How did Rutherford discover the proton

Ernest Rutherford atomic model

This article deals with the Rutherford atomic model. It is a model by the scientist Ernest Rutherford of the structure of an atom. Before that, however, we will explain some of the basics on this topic to you in order to understand this atomic model well. This is an article on the basics of chemistry.

First a small note: This article is part of our series Atomic Models of Chemistry and describes the Rutherford atomic model. The link just mentioned is available for everyone who is also interested in other atomic models. Back to Rutherford model: This was set up in 1911 on the basis of the knowledge acquired by natural scientists up to that point. For a better understanding of the model, we will first explain some important terms to you.


Positive and negative charge

Many people know it: When you style your hair, the comb and hair are oppositely charged and therefore attract each other. So you can lift the comb up and some hair will "stick" to it. The word "opposite" has already expressed that there are two different types of charge gives. The positive charge is marked with a plus (+), the negative with a minus (-). The same charges repel each other, dissimilar charges attract each other.
Up until the end of the 19th century, positive and negative charges were known, but their causes were not known. It was not until the Englishman Thomson found out that the negatively (-) charged electrons are part of matter. It was also known that electrons can "pass" from one substance to another. If a substance now has an excess of electrons, it has a negative effect on the outside. The other substance, however, then has a positive effect.
By nature, substances are not charged to the outside, one then speaks of electrically neutral. However, since it was found out that atoms contain negatively charged electrons, the question now arises: How can the atom with a negative part of the charge be neutral overall. The answer is very simple: there must also be a positive part in an atom.
The FrenchBecquerel also succeeded in determining three different types of particles in 1896. He was a co-discoverer of the natural radioactivity and found that these consist of three different types of particles. The first part was attracted by a negative electrode, so it had to be electrical positive be charged. The second part was attracted to the positive electrode, so it had to negative be. That leaves the part that was not even attracted and therefore electrical neutral was. The three types of particles were then referred to as α-particles (pronounced: alpha-particles), β-particles (pronounced: beta-particles) and γ-particles (pronounced: gamma-particles).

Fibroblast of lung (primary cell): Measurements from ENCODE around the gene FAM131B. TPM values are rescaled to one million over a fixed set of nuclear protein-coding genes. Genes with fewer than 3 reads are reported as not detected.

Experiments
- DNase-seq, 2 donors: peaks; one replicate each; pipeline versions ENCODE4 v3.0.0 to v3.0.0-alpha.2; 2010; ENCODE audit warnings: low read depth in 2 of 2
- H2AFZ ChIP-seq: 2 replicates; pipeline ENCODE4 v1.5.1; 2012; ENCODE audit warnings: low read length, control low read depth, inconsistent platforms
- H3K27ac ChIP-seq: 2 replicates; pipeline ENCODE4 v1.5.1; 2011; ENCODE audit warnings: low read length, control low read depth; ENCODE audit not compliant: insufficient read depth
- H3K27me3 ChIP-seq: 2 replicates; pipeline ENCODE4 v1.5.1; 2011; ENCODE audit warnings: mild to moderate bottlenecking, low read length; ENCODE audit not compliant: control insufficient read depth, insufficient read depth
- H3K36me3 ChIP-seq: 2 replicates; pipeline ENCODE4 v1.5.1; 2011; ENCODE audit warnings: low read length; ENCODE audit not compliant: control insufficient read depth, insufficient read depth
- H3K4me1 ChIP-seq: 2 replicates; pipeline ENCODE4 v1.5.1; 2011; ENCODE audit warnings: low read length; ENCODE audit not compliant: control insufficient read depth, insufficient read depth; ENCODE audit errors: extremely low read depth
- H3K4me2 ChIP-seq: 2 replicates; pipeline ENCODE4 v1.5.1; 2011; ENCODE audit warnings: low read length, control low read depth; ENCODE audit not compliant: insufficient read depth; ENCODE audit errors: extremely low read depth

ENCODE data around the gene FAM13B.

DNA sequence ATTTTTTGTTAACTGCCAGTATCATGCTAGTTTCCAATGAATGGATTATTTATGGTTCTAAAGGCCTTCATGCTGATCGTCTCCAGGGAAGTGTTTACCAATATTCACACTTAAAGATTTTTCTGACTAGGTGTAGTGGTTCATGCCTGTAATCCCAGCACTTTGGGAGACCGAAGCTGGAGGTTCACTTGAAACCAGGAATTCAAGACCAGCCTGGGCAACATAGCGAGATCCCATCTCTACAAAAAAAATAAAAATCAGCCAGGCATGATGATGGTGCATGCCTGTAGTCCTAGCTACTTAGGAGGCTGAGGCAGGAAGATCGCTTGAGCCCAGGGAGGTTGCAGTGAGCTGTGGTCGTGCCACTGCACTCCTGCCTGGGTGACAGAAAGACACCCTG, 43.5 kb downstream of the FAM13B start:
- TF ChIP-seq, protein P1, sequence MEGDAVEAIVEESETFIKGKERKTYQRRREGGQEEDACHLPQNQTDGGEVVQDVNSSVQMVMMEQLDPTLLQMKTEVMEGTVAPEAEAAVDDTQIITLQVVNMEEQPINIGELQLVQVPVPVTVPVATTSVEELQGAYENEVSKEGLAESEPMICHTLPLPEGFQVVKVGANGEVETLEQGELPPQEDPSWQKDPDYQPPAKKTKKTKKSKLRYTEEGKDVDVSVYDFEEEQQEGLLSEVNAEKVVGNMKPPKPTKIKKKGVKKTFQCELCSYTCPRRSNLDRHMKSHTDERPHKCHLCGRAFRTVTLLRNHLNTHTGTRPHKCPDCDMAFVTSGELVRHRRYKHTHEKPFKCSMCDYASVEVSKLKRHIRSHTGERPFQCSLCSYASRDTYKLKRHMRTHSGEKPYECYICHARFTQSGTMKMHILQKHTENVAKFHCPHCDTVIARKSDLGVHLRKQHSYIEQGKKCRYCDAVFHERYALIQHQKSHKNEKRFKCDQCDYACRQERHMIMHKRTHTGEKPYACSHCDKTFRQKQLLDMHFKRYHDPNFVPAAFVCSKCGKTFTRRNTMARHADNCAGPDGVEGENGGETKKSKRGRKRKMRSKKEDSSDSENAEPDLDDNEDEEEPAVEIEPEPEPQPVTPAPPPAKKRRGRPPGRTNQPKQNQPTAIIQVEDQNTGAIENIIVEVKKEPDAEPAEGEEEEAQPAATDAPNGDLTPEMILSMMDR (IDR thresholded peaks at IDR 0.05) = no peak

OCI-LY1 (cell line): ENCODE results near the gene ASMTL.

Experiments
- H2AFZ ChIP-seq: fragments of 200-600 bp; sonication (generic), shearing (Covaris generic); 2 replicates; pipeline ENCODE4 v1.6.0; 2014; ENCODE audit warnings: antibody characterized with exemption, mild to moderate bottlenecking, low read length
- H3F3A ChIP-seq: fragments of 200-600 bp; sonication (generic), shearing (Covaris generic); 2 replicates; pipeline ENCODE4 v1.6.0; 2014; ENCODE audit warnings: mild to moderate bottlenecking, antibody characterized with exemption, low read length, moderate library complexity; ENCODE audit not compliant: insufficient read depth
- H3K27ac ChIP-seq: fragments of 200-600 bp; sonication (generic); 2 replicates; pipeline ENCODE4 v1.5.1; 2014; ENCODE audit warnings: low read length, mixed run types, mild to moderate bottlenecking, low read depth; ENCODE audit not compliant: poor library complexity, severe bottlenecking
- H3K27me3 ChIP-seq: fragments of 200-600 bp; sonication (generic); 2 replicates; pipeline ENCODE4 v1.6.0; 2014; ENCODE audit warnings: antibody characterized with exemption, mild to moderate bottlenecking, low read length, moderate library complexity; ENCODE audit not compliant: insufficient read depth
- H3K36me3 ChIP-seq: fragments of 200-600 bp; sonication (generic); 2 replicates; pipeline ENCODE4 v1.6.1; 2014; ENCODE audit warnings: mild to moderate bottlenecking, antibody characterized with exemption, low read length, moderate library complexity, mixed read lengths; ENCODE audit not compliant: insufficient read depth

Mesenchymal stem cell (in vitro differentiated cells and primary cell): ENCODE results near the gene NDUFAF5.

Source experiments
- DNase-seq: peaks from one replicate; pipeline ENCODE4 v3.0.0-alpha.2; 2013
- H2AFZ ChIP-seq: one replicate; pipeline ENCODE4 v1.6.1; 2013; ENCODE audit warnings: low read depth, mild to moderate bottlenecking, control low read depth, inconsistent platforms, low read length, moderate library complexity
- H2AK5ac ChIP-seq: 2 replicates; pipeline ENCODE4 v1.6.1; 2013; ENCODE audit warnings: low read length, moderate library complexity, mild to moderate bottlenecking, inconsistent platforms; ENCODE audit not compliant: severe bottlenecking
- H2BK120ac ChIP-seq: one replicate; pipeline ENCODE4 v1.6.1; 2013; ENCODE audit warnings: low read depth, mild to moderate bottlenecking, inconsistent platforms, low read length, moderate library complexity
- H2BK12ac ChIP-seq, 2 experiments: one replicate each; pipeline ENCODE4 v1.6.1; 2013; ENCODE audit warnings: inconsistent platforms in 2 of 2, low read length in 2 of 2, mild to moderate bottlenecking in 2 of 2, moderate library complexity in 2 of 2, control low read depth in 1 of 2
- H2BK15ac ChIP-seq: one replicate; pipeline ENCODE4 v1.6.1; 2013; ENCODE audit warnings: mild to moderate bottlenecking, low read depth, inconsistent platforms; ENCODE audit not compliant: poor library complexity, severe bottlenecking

Atomic model according to Rutherford

Knowing this led now Ernest Rutherford carried out one of the most famous experiments in physics and chemistry. He had an extremely thin sheet of gold on hand, about 1,000 atomic layers thick. He shot alpha particles at them and watched them spread on a film strip behind the gold foil. He had a big surprise for him: Most of the alpha particles flew straight through the foil. However, some were "distracted" and ended up in a completely different place on the filmstrip. The explanation: The alpha particles are deflected when they fly close by and land at other points on the strip. In the case of a "direct hit", the alpha particles are even reflected and continue to fly in completely different directions.

These findings from Rutherford led to his Core-shell modelwhich explains the basic structure of an atom. An atom has a positively charged nucleus. These positive parts got the name Protons. Circle around the core Electrons on circular paths and represent the negatively charged part of the atom. If an atom appears electrically neutral to the outside, the proportion of positive and negative charges must be the same!
It was also found that elements have different numbers of protons. The different Proton number is also known as Atomic number designated. It was also found that the alpha particles used for the experiment were two atomic nuclei of helium. Due to the double charge, it was possible to infer two protons. Their experimentally determined four-fold mass (compared to a proton) indicated that the nuclei - there is one exception - contain so-called neutrons in addition to the protons. Protons and neutrons are summarized Nucleons (from Latin nucleus - nucleus).


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